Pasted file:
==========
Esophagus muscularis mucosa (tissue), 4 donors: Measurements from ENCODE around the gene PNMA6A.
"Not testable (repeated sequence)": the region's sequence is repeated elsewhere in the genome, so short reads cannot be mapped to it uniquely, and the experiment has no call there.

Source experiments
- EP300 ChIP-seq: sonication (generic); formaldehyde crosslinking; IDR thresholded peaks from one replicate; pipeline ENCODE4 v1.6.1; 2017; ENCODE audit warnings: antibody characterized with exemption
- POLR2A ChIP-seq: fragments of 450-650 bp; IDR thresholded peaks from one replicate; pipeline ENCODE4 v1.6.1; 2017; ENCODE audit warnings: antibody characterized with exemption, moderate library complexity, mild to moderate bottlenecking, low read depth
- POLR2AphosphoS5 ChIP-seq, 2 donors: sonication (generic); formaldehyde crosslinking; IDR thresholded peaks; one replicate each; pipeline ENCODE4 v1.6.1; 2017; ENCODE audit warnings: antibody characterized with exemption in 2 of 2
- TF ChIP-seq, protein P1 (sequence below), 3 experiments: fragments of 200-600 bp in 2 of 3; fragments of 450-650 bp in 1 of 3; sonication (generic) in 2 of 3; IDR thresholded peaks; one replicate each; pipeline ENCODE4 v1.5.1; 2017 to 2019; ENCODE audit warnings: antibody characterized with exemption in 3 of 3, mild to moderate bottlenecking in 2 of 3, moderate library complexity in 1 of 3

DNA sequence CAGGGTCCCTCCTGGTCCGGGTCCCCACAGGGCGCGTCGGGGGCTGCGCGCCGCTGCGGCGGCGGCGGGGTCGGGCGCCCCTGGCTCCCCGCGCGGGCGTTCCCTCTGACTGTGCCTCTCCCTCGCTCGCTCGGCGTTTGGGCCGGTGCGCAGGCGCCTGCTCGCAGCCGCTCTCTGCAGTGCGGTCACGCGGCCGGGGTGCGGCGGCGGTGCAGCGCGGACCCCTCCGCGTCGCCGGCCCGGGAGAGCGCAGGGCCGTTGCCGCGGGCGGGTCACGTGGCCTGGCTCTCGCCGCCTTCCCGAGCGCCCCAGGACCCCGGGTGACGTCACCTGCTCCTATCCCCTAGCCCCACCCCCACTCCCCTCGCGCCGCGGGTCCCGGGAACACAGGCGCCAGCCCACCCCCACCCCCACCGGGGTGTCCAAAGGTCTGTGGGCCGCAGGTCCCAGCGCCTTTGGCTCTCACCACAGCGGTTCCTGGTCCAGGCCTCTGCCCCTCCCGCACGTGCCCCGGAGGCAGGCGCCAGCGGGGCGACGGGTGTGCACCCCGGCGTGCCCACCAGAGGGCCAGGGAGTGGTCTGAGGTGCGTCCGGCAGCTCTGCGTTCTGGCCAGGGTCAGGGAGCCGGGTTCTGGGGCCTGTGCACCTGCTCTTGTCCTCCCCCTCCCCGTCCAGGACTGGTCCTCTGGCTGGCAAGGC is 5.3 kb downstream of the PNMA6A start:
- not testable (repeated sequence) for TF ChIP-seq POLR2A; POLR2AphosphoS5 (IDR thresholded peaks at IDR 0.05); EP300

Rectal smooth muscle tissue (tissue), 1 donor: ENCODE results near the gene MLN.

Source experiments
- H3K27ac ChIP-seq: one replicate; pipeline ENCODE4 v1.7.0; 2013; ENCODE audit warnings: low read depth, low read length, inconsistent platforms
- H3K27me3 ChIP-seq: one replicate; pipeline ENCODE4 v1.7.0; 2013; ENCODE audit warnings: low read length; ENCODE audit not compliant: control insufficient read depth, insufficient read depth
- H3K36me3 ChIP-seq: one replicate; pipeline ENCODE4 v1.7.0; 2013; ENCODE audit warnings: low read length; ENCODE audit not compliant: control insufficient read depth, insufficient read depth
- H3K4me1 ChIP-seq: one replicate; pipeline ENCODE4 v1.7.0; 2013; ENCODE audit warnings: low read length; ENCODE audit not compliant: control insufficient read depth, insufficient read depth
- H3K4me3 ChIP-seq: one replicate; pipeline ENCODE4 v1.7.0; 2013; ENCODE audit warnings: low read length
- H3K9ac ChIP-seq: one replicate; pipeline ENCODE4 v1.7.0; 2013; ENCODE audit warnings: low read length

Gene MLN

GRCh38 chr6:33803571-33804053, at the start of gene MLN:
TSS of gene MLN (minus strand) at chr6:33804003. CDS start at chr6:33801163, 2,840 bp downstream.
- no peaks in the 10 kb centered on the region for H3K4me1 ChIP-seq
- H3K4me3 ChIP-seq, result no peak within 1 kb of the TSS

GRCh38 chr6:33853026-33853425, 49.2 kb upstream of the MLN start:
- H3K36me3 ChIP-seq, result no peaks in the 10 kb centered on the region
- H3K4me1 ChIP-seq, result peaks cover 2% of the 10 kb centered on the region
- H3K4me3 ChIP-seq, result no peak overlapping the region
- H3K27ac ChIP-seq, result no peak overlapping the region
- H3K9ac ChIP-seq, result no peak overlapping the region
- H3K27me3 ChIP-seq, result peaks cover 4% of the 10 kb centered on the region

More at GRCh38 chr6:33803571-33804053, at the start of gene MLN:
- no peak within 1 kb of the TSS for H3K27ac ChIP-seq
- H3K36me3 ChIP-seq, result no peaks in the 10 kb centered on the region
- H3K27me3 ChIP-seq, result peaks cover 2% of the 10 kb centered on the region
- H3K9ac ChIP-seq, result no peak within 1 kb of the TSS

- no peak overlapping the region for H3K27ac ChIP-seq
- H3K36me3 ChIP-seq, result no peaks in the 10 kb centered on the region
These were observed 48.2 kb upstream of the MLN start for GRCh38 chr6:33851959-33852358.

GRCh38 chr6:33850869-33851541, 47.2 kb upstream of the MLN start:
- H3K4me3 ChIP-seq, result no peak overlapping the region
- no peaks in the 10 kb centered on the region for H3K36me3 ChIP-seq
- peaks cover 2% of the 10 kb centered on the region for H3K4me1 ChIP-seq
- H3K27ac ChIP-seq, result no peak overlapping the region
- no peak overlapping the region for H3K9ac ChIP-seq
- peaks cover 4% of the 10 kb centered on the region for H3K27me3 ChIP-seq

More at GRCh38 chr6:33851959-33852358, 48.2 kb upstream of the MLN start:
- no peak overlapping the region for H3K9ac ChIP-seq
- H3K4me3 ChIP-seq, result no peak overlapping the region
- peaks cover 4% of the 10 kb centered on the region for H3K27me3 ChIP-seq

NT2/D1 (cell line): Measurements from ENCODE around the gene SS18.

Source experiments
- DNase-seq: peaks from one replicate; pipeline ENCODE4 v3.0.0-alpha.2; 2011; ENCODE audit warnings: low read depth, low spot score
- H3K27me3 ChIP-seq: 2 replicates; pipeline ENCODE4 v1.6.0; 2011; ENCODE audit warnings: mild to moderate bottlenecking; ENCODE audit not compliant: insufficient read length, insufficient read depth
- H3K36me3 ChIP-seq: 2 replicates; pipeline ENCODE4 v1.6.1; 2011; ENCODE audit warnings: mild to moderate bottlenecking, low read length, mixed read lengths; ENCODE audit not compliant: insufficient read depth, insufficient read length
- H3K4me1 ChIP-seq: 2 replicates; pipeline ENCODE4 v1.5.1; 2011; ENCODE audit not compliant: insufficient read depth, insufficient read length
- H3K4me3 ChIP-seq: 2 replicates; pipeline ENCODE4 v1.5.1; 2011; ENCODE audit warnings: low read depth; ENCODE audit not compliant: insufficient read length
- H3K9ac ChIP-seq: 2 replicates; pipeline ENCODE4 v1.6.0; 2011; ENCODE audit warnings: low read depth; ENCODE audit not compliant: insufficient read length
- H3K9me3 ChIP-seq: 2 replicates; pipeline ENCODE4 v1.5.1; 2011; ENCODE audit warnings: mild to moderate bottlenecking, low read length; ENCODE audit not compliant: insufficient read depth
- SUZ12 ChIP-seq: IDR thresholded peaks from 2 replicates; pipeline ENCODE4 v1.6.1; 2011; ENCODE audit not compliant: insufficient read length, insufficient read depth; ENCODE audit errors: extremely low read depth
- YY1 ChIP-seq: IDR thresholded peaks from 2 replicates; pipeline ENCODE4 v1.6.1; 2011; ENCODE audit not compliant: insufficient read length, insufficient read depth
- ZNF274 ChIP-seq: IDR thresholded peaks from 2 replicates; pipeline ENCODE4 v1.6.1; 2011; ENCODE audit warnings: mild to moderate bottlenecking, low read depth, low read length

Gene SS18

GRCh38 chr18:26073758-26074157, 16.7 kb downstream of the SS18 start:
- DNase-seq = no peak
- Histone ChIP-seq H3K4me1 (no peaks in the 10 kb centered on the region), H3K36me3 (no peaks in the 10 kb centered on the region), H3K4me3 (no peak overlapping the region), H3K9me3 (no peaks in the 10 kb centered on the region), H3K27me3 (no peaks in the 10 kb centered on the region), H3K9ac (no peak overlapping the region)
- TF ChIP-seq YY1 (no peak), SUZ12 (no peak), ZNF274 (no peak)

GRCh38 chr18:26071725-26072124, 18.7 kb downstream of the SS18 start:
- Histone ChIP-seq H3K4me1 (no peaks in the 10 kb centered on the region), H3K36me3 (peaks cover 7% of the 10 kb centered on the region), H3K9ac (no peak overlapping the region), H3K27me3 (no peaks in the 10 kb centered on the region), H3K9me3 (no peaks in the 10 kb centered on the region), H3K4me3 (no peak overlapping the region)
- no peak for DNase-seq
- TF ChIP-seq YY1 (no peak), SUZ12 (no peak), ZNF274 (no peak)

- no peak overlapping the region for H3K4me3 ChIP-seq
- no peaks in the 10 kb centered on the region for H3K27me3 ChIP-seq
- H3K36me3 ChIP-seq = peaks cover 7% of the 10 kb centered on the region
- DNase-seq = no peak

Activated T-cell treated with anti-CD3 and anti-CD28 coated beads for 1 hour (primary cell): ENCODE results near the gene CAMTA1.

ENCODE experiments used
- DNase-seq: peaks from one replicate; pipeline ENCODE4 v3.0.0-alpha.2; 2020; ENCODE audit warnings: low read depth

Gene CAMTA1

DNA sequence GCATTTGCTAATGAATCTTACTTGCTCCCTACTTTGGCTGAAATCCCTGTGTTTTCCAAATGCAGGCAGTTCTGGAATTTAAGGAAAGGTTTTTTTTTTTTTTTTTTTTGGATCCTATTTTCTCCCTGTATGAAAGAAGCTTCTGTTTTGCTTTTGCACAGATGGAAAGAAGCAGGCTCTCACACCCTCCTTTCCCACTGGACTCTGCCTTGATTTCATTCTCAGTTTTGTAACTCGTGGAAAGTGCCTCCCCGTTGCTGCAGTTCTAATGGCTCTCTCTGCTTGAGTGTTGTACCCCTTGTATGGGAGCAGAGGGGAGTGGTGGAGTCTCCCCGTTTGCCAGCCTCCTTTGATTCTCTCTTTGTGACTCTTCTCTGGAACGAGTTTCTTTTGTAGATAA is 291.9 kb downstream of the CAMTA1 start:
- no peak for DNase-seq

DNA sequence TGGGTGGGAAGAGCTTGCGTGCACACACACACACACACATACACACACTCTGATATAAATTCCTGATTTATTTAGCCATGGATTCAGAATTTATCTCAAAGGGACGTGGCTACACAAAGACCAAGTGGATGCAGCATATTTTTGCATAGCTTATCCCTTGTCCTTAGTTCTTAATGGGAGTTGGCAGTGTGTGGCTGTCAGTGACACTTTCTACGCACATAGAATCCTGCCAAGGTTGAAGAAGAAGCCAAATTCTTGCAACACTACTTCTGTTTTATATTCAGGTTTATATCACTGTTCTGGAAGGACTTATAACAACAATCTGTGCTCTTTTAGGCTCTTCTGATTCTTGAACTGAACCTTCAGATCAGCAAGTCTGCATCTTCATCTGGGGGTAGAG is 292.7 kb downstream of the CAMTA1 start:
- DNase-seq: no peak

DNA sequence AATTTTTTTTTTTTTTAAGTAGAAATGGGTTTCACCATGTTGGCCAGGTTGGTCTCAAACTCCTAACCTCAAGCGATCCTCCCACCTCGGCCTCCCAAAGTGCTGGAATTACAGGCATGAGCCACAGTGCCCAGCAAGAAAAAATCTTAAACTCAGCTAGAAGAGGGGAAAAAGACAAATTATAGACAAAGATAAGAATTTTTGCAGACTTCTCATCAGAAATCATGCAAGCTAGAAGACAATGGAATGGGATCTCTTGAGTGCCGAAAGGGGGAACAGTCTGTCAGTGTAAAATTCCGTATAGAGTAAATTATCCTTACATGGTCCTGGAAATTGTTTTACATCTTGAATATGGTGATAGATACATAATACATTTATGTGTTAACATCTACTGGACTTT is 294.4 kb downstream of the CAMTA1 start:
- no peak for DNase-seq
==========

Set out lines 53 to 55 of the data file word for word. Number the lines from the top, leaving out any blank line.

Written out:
- H3K36me3 ChIP-seq: 2 replicates; pipeline ENCODE4 v1.6.1; 2011; ENCODE audit warnings: mild to moderate bottlenecking, low read length, mixed read lengths; ENCODE audit not compliant: insufficient read depth, insufficient read length
- H3K4me1 ChIP-seq: 2 replicates; pipeline ENCODE4 v1.5.1; 2011; ENCODE audit not compliant: insufficient read depth, insufficient read length
- H3K4me3 ChIP-seq: 2 replicates; pipeline ENCODE4 v1.5.1; 2011; ENCODE audit warnings: low read depth; ENCODE audit not compliant: insufficient read length